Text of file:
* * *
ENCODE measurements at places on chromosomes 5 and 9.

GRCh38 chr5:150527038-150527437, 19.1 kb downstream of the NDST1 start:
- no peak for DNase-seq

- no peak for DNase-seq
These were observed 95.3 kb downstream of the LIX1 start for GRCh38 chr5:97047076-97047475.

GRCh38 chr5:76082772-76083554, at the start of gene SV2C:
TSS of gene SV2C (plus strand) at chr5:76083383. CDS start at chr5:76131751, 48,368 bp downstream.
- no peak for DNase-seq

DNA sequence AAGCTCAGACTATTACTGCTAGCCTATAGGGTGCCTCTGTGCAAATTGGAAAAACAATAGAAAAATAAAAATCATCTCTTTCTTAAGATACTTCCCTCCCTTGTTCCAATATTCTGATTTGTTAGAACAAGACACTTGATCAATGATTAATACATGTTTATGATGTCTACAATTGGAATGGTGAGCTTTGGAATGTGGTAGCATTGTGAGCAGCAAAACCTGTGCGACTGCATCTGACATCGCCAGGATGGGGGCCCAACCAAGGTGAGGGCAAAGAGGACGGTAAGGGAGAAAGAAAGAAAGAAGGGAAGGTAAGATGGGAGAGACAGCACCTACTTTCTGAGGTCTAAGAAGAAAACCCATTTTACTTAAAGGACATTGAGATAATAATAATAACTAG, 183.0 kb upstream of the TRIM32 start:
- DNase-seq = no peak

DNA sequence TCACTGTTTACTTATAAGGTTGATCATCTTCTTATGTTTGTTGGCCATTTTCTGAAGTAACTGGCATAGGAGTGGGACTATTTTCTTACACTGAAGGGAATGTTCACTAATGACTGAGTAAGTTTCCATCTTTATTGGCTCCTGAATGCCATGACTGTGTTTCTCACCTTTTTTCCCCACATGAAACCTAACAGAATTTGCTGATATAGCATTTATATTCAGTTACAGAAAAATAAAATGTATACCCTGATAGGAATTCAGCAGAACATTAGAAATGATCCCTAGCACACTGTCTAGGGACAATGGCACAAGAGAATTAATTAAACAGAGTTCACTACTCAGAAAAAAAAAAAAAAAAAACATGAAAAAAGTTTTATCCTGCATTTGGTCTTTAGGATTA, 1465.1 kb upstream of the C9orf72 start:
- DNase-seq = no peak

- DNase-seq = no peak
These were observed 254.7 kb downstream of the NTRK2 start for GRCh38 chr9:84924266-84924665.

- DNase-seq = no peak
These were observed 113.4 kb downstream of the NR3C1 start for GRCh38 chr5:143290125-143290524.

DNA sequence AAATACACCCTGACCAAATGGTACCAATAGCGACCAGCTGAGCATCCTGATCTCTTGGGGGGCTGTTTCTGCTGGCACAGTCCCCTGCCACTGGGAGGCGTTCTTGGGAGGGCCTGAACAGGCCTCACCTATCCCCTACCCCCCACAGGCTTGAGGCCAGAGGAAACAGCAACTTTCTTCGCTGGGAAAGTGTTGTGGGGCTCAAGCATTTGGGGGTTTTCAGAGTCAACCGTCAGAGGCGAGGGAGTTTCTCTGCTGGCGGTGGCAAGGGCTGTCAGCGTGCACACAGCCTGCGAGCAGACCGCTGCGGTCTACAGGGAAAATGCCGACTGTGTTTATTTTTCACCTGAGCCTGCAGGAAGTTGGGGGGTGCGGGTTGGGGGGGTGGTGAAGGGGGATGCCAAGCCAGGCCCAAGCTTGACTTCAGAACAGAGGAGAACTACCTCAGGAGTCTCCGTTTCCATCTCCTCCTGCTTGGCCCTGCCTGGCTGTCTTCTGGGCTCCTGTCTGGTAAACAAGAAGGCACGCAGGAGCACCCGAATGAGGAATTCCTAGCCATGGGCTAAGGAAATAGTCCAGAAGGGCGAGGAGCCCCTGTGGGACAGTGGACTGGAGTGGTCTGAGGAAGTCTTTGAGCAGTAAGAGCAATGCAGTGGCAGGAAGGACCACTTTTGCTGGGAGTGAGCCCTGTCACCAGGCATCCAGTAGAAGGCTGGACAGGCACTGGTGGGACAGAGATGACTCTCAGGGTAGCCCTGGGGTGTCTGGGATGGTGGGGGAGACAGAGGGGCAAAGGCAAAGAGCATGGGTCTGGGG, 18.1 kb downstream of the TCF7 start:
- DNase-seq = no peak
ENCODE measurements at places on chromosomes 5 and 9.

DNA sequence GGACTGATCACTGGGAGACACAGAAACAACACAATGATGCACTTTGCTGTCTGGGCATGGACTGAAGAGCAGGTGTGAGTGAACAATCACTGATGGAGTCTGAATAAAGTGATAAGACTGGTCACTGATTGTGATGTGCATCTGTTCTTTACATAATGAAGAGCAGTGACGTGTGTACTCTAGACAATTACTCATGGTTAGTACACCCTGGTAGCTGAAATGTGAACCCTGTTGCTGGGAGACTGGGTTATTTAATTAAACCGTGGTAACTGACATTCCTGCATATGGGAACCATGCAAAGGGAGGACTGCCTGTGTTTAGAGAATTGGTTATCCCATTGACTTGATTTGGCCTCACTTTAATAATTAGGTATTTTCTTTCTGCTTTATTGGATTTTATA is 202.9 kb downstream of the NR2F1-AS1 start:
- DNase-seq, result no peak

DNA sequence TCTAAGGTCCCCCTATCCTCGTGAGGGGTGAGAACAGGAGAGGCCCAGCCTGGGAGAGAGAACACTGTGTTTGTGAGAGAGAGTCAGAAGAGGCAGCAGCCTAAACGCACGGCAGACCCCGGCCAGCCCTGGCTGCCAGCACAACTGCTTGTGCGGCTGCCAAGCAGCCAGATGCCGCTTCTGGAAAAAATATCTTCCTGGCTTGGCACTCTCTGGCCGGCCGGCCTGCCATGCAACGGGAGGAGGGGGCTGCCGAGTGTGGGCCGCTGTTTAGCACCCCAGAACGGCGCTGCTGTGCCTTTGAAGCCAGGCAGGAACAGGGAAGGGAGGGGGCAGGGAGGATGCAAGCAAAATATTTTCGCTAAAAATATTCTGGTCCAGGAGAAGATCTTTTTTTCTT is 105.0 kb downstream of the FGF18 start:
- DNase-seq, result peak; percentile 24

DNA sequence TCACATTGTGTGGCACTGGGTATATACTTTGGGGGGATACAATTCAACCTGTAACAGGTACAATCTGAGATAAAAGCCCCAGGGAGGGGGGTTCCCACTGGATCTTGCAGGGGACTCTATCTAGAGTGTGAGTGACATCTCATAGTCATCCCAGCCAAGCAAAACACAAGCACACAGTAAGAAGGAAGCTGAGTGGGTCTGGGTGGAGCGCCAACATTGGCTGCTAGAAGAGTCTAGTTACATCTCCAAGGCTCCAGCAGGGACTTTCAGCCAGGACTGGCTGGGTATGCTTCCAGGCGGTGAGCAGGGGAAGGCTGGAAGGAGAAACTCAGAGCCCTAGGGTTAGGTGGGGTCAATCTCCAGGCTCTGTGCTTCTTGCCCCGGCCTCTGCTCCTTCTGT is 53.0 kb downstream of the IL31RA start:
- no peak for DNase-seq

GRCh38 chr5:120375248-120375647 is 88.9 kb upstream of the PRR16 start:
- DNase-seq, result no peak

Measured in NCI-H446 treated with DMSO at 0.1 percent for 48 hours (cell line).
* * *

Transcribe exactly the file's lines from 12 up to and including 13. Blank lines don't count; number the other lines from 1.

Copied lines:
- DNase-seq = no peak

- DNase-seq = no peak